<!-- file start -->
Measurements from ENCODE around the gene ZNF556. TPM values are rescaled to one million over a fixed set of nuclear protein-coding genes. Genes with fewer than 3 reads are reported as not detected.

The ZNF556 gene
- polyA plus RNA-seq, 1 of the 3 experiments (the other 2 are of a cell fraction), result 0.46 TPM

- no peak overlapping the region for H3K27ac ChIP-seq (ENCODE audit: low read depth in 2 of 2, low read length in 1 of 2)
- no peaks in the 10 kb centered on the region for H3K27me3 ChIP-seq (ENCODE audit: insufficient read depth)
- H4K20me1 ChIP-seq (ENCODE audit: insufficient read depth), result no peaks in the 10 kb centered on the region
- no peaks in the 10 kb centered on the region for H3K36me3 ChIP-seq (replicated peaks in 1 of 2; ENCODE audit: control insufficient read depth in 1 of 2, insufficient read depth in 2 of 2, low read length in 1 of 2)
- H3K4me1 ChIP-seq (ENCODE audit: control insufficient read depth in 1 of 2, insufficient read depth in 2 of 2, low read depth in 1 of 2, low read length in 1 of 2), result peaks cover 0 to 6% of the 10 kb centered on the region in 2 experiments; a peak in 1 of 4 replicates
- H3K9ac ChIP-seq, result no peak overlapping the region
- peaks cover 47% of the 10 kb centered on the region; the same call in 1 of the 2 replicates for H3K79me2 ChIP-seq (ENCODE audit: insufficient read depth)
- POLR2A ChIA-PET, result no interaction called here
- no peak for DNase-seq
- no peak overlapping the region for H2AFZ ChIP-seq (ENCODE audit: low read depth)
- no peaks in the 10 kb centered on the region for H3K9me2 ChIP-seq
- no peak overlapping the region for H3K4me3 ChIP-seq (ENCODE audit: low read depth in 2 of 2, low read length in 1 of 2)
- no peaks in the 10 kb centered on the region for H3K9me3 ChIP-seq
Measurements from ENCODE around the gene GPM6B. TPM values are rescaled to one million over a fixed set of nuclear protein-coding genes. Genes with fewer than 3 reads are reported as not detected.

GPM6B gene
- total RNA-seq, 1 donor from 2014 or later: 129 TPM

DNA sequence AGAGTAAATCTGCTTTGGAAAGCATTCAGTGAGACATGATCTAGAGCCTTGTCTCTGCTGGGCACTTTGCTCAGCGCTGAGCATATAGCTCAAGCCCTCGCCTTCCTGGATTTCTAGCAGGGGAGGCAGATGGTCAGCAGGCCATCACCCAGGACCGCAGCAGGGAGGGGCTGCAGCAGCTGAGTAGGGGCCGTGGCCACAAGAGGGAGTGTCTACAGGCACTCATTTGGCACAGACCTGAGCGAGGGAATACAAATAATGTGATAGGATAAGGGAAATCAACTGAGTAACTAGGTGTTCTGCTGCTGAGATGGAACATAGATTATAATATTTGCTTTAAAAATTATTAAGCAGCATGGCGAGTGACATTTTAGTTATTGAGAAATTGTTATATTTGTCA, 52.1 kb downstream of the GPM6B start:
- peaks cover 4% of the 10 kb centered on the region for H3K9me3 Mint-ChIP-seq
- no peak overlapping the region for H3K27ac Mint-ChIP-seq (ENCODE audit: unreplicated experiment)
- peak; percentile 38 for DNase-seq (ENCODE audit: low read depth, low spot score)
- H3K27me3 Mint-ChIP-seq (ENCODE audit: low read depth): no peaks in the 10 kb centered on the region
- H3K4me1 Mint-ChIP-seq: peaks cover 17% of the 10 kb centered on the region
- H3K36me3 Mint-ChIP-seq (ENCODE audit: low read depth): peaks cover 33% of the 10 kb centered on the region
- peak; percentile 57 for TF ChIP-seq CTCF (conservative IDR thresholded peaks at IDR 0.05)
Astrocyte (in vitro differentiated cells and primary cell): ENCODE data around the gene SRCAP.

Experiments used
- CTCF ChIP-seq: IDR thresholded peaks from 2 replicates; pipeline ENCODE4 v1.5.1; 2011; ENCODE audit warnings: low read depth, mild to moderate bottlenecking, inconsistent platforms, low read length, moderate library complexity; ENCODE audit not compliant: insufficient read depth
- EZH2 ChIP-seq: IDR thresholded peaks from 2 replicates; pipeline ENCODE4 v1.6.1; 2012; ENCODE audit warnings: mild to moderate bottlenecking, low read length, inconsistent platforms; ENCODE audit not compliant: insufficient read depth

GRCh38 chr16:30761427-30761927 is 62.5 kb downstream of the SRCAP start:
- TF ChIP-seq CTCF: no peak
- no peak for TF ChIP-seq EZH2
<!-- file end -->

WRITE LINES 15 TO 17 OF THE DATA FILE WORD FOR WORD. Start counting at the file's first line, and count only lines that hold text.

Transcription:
- no peak overlapping the region for H3K4me3 ChIP-seq (ENCODE audit: low read depth in 2 of 2, low read length in 1 of 2)
- no peaks in the 10 kb centered on the region for H3K9me3 ChIP-seq
Measurements from ENCODE around the gene GPM6B. TPM values are rescaled to one million over a fixed set of nuclear protein-coding genes. Genes with fewer than 3 reads are reported as not detected.